Challenging Representational Strategies in the Second Decade of the Epidemic
According to The Age newspaper's critic, Bruce James, the Art in the Age of AIDS exhibition in Canberra marked "a shift in the prevailing aesthetics of AIDS from fatality and from the medicalisation to which it commonly surrenders". He surmised, "it is now considered more conducive to cultural production of an original kind to affirm the living in advance of memorialising the dead" (The Age, 30 November 1994). Yet in challenging the stigmatising representations of people with AIDS and 'high risk' groups, the work of artists and activists on display in the National Gallery of Australia constituted a new mythology which, for different reasons, could be considered to be equally stifling and disempowering. Their images left little room for those people who were very sick to speak, for gay men and HIV-positive individuals to admit occasional episodes of unsafe sex, and for death and the afterlife to be discussed.
Yet in Australia the new, inclusive, 'AIDS aesthetic' had softened community attitudes, and political and public support for the work of community-based AIDS organisations was increasing. Artists working in the second decade of the epidemic thus felt at greater liberty to speak honestly about AIDS and communities at risk, and in the process challenged the representational orthodoxy that had been enshrined in the Art in the Age of AIDS exhibition. Well-known as well as underrepresented U.S. and Australian contemporary artists -- in particular photographer William Yang, visual artist Maree Azzopardi, film-maker Lawrence Johnston, and author Eric Michaels -- portrayed of people with AIDS and addressed themes that might have been regarded by their predecessors as 'politically incorrect': death, disfigurement, unprotected sex, and transgression.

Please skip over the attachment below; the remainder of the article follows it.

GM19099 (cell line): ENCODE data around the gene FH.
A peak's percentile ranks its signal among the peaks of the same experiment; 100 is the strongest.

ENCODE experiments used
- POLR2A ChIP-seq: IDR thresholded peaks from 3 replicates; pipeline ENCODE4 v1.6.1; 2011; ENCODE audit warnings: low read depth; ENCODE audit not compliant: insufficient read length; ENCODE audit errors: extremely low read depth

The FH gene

In America, debates about how best to represent the epidemic predated and were much more bitter than those taking place in Australia. Prominent critics decried the advent of 'victim art', while artists were variously championed or vilified by AIDS activists according to their aesthetics and political outlook - the reaction to the productions of Bill T. Jones's dance company and exhibitions by the photographer Nicholas Nixon is instructive in this regard. Their stories provide a counterpoint to those of Australian artists who, on the whole, were well received by activists and the communities most affected by AIDS.
If using this information, please use the following citation:
Paul Sendziuk, 'Challenging Representational Strategies in the Second Decade of the Epidemic', The Art of AIDS Prevention, www.aidsart.org; accessed <insert date>